SUMMARY OF AMNESTY INTERNATIONAL’S SUMISSIONS TO THE UN COMMITTEE ON THE RIGHTS OF THE CHILD
Canada underwent its third and fourth reviews of its compliance to the Convention on the Rights of the Child in September 2012. Amnesty International provided written submissions to assist the Committee on the Rights of the Child in reviewing Canada’s human rights record. Our submissions highlighted Amnesty International’s concerns about the rights of Indigenous children and in particular the widespread removal of First Nations children from their families, communities, and cultures. Amnesty International also participated in a court challenge to the government of Canada’s underfunding of child welfare services for Indigenous children, which resulted in frequent removal of children from their families. To learn more about our intervention in the First Nations Child and Family Care Society case, click here.
In our Submissions to the Committee, we also emphasized the case of Omar Khadr, who was 15 years old when he was apprehended by US forces in Afghanistan in 2002 and sent to Guantanamo Bay. In our submissions, Amnesty International urged Canada to promptly transfer Omar Khadr to Canada, and to provide him with an adequate remedy for the human rights violations that the Supreme Court of Canada has ruled he experienced.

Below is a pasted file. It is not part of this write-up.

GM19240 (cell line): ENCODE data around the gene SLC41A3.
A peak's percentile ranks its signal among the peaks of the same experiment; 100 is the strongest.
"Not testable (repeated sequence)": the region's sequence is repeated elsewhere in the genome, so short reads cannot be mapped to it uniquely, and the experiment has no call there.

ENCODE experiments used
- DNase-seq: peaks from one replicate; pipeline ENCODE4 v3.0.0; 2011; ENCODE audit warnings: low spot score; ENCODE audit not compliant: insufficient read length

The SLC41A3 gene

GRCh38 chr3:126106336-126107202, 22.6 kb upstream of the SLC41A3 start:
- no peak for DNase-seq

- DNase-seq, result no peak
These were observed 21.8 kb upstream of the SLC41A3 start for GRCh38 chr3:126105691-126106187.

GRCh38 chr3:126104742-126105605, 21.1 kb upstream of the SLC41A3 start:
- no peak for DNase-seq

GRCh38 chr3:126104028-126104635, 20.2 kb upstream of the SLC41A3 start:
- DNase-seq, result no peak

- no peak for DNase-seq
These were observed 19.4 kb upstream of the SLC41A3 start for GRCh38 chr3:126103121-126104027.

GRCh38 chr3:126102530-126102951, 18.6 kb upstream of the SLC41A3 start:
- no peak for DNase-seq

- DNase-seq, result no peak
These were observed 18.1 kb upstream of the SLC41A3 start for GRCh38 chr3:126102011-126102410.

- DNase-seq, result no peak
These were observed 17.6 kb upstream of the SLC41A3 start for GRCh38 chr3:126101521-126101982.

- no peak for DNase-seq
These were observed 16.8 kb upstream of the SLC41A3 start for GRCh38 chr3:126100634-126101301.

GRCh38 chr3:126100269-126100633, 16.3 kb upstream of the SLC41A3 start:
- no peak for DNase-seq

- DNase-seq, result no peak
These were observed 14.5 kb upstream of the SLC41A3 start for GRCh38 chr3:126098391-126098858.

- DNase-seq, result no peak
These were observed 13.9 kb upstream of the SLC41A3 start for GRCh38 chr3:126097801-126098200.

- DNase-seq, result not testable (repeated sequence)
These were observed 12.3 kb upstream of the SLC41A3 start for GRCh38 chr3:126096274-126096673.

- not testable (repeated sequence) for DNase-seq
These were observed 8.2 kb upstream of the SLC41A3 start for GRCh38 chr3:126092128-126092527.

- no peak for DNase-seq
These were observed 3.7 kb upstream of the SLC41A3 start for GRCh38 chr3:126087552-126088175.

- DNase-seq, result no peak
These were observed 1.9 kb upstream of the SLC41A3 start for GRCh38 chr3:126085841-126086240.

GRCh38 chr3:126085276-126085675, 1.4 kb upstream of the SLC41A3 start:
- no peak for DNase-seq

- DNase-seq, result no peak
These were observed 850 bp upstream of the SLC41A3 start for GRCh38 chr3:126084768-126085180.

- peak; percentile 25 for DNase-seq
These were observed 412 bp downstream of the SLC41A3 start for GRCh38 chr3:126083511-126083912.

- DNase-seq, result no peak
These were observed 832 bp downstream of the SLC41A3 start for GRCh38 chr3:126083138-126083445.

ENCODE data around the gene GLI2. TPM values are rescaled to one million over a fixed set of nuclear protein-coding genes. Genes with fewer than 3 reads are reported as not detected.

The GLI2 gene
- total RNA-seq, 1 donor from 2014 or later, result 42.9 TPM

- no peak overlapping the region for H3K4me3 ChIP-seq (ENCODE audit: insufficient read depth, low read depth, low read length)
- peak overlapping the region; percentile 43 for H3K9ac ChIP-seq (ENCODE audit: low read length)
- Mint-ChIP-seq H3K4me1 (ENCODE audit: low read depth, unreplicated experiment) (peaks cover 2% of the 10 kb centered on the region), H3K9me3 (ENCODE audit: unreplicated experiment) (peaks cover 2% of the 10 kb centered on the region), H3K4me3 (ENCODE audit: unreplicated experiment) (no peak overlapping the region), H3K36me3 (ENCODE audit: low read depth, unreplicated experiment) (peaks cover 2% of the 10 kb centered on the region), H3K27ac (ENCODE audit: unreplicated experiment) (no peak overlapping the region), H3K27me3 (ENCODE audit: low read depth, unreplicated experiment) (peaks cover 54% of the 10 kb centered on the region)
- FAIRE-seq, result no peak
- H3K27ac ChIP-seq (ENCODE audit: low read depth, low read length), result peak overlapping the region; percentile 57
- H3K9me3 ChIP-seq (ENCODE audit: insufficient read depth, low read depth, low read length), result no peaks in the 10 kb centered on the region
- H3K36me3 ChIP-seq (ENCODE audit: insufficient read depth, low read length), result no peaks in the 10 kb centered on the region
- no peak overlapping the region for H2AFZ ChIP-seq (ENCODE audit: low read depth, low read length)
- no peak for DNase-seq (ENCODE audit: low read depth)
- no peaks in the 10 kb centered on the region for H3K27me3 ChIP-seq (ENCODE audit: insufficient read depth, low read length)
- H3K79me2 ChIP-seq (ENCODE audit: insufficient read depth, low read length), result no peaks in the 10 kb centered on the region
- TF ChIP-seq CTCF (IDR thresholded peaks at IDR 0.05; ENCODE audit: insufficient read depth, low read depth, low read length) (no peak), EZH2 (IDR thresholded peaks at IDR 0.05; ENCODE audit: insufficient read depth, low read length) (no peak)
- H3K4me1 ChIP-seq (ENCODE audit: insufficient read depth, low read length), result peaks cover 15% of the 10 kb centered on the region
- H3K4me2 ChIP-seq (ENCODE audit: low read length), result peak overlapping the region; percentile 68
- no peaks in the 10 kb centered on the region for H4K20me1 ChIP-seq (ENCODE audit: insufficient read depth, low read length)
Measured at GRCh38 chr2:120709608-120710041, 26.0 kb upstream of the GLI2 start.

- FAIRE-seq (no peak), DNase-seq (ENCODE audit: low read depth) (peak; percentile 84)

Amnesty International also intervened in Omar Khadr’s case on two occasions at the Supreme Court of Canada. To view our legal work in those cases, see:
- Amnesty International’s intervention in Canada v. Khadr, regarding Mr. Khadr’s request to be repatriated to Canada.
- Amnesty International’s intervention in Bowden Institution v. Omar Khadr regarding Mr. Khadr’s treatment as an adult (as opposed to youth) offender by Corrctional Services Canada.
OUTCOMES OF THE REVIEW
In its Concluding Observations the Committee on the Rights of the Child took up Amnesty International’s concerns regarding Indigenous children and Omar Khadr. The Committee urged Canada to “adopt legislative and administrative measures to account for the rights, such as name, culture and language, of children belonging to minority and indigenous populations and ensure that the large number of children in the child welfare system receive and education on their cultural background and do not lose their identity.” The Committee also stressed that Canada should “promptly provide a rehabilitation programme for Omar Khadr that is consistent with the Paris Principles and Guidelines on Children Associated with Armed Forces or Armed Groups and ensure that Omar Khadr is provided with an adequate remedy for the human rights violations that the Supreme Court of Canada ruled he experienced.
Canada’s Third and Fourth Periodic Report to the Committee on the Rights of the Child (CRC/C/CAN/3-4)
List of Issues relating to Canada’s third and fourth periodic review by the Committee on the Rights of the Child (CRC/C/CAN/Q/3-4)
Amnesty International’s Briefing for the UN Committee on the Rights of the Child (September 2012)
Concluding Observations of the Committee on the Rights of the Child of Canada’s third and fourth periodic review (CRC/C/CAN/CO/3-4)